The charms of Hidden Figures’ leading trio help most of all, and Melfi wisely doubles down on his stars’ joint and individual appeal to give his film its spark. Why else would he make introductions between his audience and his principals on a sun-baked stretch of highway as Katherine, Dorothy and Mary quip their way through car troubles? Grant that their banter is short-lived. Grant that as they trade wisecracks and witticisms, a cop pulls up behind them, and that their jocularity turns to anxiety immediately. The interruption to the women’s badinage is sobering through historical and contemporary lenses alike: In 2017 we know what it means to be pulled over for driving while black, or for talking to an officer of the law while black, or, as the rest of the movie shows us, for daring to have career aspirations while black.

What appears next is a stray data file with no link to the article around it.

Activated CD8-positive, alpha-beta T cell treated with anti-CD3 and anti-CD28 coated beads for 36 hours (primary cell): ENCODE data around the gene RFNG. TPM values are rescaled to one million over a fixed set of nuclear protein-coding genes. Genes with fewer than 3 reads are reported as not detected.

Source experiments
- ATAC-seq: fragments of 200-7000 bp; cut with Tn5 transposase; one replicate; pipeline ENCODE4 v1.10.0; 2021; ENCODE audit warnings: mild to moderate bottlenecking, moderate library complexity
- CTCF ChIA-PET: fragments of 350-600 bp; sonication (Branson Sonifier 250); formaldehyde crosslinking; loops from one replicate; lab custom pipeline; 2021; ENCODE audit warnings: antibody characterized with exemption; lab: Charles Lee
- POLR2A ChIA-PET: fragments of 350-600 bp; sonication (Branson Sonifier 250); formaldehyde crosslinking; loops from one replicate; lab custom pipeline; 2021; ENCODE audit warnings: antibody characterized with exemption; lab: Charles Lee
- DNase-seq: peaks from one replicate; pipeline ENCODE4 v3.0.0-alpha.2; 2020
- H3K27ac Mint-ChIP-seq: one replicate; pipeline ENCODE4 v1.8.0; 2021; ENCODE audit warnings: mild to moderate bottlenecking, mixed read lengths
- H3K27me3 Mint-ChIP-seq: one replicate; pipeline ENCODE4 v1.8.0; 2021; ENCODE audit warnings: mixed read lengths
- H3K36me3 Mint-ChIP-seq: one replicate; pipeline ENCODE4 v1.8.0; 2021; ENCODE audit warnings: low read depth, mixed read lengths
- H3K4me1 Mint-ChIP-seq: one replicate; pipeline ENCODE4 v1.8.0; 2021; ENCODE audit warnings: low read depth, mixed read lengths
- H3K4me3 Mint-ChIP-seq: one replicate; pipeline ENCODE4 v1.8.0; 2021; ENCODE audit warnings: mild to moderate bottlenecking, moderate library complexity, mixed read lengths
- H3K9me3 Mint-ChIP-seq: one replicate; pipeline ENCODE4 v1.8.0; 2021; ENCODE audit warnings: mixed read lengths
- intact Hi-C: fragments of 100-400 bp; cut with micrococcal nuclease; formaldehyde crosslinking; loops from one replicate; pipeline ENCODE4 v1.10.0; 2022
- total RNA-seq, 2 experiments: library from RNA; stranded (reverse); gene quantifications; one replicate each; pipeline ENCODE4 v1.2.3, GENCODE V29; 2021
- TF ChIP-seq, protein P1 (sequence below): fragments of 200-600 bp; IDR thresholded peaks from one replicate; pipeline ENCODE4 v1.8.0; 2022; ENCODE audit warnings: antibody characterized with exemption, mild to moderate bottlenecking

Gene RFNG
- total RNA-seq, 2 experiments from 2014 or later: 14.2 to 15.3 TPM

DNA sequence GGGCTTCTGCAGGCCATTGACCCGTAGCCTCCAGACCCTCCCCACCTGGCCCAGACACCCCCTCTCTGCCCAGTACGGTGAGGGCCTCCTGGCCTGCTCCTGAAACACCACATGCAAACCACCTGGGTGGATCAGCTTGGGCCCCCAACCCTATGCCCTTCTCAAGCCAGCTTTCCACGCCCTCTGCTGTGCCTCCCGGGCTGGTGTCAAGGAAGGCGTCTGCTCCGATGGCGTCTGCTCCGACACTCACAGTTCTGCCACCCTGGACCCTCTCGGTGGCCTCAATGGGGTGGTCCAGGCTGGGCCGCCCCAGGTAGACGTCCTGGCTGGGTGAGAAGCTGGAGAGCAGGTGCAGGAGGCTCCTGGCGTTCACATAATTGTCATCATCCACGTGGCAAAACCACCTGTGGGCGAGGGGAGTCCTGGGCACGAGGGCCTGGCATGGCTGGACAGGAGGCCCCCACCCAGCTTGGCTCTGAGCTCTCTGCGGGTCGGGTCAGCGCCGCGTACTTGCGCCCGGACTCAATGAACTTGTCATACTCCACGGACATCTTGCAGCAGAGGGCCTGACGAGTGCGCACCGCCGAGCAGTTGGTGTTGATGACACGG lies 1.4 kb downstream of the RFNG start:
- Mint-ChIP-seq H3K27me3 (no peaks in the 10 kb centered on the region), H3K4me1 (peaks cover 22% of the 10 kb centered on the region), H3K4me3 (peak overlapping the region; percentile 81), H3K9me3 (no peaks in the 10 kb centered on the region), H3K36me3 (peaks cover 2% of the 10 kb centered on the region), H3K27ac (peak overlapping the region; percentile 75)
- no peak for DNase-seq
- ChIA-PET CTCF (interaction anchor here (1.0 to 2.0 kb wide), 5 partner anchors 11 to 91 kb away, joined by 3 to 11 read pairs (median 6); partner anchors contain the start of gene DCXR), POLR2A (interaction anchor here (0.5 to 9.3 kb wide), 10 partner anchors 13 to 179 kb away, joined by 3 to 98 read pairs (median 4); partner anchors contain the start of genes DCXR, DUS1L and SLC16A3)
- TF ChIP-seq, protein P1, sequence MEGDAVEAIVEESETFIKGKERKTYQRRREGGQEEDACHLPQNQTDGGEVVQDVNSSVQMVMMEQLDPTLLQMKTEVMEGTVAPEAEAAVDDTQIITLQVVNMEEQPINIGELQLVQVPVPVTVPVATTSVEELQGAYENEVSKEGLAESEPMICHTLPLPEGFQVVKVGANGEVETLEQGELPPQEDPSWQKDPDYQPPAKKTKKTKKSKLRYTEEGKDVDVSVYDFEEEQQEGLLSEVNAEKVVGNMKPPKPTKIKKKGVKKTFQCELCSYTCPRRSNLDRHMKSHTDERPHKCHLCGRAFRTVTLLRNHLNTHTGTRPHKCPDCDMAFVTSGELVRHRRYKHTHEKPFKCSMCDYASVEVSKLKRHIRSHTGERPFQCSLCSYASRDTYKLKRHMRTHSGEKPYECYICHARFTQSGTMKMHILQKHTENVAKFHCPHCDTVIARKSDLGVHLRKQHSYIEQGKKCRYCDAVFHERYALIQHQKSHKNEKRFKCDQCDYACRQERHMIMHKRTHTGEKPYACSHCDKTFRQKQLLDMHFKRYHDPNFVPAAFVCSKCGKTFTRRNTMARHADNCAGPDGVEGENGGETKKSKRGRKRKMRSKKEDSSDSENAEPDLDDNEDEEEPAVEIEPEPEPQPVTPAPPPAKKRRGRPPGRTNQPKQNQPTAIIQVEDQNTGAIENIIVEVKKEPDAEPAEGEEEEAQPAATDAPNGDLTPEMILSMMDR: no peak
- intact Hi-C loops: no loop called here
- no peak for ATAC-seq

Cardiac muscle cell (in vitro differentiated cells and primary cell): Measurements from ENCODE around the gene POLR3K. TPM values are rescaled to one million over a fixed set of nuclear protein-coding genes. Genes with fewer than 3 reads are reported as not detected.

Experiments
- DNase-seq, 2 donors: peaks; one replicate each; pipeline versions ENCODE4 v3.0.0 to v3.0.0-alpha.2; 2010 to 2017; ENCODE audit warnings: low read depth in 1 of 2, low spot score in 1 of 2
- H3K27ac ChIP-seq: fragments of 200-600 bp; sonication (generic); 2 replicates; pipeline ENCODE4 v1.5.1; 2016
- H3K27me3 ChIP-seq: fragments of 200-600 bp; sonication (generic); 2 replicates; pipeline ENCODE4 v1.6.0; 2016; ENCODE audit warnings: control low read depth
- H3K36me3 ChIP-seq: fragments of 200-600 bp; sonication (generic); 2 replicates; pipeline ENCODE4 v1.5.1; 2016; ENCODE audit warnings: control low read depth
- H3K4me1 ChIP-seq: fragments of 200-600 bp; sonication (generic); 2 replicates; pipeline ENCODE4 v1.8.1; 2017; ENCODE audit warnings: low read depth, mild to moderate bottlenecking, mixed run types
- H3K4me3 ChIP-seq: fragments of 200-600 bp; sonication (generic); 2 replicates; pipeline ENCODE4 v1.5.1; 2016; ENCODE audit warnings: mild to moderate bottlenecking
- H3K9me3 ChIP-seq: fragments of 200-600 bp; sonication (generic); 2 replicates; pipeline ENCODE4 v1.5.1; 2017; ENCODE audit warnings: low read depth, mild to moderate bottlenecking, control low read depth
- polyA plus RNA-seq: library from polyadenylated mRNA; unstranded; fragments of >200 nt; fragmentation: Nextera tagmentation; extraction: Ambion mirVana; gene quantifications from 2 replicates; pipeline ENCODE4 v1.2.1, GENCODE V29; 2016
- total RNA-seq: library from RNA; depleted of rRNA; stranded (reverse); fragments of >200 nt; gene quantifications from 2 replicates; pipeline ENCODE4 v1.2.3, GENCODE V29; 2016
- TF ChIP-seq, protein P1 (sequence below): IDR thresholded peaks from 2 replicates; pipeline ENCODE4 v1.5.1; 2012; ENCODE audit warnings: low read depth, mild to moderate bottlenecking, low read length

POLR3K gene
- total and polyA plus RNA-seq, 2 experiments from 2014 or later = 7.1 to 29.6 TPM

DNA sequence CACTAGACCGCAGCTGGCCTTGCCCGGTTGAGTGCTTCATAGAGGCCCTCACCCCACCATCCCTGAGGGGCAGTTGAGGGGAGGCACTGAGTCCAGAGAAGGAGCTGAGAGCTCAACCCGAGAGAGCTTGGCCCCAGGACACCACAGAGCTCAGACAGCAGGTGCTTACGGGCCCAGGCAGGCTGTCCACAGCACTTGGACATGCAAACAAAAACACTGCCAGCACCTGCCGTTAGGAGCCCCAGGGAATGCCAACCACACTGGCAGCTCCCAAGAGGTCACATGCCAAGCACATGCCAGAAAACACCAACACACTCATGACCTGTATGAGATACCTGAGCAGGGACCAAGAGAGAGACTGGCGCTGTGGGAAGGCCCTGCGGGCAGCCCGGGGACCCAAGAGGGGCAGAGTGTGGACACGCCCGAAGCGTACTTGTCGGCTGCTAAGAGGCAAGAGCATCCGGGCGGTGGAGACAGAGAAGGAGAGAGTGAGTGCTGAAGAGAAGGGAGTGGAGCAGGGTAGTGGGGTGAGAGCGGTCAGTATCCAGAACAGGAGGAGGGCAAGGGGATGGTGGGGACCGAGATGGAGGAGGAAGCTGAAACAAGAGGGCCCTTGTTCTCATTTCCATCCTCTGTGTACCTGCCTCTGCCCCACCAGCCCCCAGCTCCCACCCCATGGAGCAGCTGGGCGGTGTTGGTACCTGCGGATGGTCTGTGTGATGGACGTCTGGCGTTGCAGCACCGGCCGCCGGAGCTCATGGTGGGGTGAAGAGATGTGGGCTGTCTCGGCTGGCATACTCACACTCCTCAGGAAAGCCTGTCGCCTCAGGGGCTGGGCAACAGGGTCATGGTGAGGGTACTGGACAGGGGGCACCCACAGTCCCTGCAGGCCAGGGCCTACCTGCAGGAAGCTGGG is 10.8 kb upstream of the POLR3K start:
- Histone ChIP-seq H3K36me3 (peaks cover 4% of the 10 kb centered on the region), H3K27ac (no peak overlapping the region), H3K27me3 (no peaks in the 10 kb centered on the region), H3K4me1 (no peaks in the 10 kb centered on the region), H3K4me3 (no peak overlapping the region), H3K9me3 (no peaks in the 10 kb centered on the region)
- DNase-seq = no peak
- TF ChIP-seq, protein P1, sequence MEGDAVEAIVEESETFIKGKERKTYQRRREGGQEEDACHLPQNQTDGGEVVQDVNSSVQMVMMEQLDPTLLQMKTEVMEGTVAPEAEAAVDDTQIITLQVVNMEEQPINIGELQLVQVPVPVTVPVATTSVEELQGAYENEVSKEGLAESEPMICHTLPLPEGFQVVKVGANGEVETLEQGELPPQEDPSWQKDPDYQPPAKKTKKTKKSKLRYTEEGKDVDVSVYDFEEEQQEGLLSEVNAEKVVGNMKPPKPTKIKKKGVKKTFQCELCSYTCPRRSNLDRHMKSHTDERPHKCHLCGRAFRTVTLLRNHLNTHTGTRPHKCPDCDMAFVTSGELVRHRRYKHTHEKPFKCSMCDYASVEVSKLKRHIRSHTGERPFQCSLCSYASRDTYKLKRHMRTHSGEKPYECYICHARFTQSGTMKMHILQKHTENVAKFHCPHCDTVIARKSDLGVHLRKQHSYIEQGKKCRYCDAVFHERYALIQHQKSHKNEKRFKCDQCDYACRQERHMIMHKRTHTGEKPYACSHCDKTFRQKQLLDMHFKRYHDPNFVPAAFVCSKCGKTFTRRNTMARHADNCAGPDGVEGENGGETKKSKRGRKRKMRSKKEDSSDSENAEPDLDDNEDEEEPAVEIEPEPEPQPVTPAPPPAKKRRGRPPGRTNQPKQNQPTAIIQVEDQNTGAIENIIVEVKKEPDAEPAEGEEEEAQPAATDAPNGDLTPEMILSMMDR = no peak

That’s how Hidden Figures goes, flipping back and forth between its broad palatability as a triumph narrative and its sobriety as one about American racism. The film never makes light of the obstacles placed in Johnson, Vaughn and Jackson’s way in their profession. Instead, it uses entertainment value to cut sharp contrasts with the gravity of its heroines’ professional circumstances. If Melfi dips into pseudo-screwball territory on occasion, he remains ever aware of the injustices his film, adapted from Margot Lee Shetterly’s nonfiction tome of the same name, necessarily chronicles in honoring its subjects’ accomplishments, and maybe that’s why Melfi’s decision to stick to the biopic blueprint works. Johnson’s achievement is inextricably linked to her struggles. You can no more discuss one without discussing the other.